Mad About the Guy

The Perpetual Orgy: Flaubert and 'Madame Bovary'

by Mario Vargas Llosa, translated by Helen Lane
Farrar, Straus and Giroux, 240 pp., $17.95

Has Flaubert become our Shakespeare? Or because of the modern attempt by prose fiction to dethrone poetic drama, is he simply overrated? We should listen carefully to what novelists have been saying. Henry James called him “a novelist’s novelist.” Conrad, Proust, Joyce, and Kafka left no doubt about how much they admired Flaubert and learned from him. More recently writings by Sarraute and Nabokov have reaffirmed his status as revered Master. Francis Steegmuller’s Flaubert and Madame Bovary, published in 1939, reads more like a novel than like a biography or a literary study. The three thousand pages of Sartre’s effort to settle the score with his literary father take on the compulsiveness of an unfinished pilgrimage. The Idiot of the Family absorbed and recycled Sartre’s considerable novelistic powers into a task already classified as impossible by Roquentin’s aborted biography of Rollebon in Nausea.

While Sartre was still toiling, the Peruvian novelist Mario Vargas Llosa spent over ten years on a highly personal work about his response to Flaubert’s life and writings. La orgía perpetua appeared in 1975 shortly after or just before Woody Allen wrote a story about a successful and disastrous attempt to meet Emma in the flesh by entering a supposedly therapeutic time machine. Most recently Julian Barnes’s “novel,” Flaubert’s Parrot, offers us the notes and fantasies of a fanatic and fetishistic amateur scholar unable to organize a proper book.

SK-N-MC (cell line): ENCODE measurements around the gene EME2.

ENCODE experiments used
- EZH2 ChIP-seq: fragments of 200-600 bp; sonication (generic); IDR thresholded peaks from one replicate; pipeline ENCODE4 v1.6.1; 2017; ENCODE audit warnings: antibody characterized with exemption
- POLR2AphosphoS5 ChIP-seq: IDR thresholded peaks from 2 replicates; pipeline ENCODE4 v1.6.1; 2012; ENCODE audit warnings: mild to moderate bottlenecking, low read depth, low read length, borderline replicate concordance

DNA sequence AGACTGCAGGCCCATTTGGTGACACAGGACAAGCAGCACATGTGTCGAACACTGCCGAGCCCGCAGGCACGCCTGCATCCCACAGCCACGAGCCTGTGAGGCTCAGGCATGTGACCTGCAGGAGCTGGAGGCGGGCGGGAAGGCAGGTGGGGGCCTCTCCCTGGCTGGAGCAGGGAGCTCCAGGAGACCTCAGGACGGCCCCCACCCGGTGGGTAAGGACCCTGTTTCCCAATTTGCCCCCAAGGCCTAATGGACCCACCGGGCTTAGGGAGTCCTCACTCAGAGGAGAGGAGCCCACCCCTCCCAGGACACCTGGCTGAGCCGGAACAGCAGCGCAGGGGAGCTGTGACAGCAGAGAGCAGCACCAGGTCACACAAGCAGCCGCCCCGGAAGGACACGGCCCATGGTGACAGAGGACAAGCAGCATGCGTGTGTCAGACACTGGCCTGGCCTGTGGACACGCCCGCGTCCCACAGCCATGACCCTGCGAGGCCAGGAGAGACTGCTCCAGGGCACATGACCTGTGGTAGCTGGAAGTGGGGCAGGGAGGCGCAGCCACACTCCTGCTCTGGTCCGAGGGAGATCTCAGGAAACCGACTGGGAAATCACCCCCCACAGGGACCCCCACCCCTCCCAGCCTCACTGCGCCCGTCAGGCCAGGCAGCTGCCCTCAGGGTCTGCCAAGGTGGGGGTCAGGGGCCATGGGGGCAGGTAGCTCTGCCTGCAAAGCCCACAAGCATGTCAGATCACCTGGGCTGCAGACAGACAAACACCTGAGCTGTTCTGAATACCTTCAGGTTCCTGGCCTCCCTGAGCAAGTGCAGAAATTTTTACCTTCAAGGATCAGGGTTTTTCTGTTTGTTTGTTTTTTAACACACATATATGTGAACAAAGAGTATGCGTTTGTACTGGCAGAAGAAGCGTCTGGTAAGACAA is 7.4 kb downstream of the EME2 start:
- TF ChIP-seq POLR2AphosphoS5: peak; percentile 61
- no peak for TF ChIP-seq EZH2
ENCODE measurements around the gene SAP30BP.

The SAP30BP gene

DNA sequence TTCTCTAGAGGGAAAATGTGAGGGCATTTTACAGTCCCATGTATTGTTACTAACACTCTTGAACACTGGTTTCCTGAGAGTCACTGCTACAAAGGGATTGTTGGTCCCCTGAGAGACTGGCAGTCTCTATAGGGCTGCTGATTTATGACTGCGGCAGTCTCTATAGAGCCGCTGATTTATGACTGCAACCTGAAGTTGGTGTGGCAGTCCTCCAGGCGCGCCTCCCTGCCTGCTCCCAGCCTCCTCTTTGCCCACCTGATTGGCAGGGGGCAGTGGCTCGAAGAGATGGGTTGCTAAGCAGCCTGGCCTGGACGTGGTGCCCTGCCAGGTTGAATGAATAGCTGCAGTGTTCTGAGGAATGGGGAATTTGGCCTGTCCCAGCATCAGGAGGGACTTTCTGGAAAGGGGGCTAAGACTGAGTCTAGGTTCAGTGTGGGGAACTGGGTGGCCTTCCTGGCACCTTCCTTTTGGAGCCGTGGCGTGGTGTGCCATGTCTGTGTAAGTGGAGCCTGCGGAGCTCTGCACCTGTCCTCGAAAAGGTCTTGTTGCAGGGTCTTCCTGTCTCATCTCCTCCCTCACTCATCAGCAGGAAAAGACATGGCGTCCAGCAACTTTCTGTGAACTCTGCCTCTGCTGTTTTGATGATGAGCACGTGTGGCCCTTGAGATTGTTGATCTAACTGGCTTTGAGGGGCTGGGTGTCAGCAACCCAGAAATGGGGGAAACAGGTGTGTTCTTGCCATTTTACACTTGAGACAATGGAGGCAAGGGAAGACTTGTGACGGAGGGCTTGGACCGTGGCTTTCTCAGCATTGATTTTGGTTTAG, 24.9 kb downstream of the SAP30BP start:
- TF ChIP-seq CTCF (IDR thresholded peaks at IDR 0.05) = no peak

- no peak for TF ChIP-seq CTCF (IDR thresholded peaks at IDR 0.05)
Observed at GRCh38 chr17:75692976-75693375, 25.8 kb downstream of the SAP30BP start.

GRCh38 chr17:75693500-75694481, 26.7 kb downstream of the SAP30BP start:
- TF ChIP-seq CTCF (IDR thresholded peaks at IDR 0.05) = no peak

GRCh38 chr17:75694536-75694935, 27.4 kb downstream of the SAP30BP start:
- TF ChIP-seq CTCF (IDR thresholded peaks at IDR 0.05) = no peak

Meanwhile certified scholars continue to work strenuously on new studies and new editions. Flaubert’s complete Correspondance is appearing in the Pléiade collection and a two-volume selection in English has been published. The rush of events, reinforced by feminist concerns, has induced the translation, more than a century after its publication, of a novel by Louise Colet, Flaubert’s intermittent mistress and the recipient of his most important literary and personal letters.1 In this tale within a tale, mostly about George Sand and Alfred de Musset, Flaubert presides from a distance as the absent lover devoting himself to a great work. Colet portrays herself as being as scrappy as she is beautiful.

What did Flaubert do to deserve these sidelong tributes from novelists? His writing extends to many positions on the literary spectrum, from detached scientific description through the excesses of romantic yearning to the sassy, spontaneous voice of the wise fool in his incomparable letters. This profound versatility—not effortless but earned—has Shakespearean dimensions. One never recovers from Flaubert’s searing ironies on love, politics, beauty, and the bourgeois. The remarks that burst from him day after day about art, the imagination, and the discipline of work have formed our aesthetic attitudes as much as any other source since Hegel and Kant:

What seems to me the highest (and the most difficult) in Art is not to make us laugh or cry, not to arouse our lust or our rage…but to make us dream. Truly beautiful works do this. They are serene in appearance and incomprehensible…. Homer, Rabelais, Michaelangelo, Shakespeare, Goethe appear pitiless to me. It’s without bottom,…

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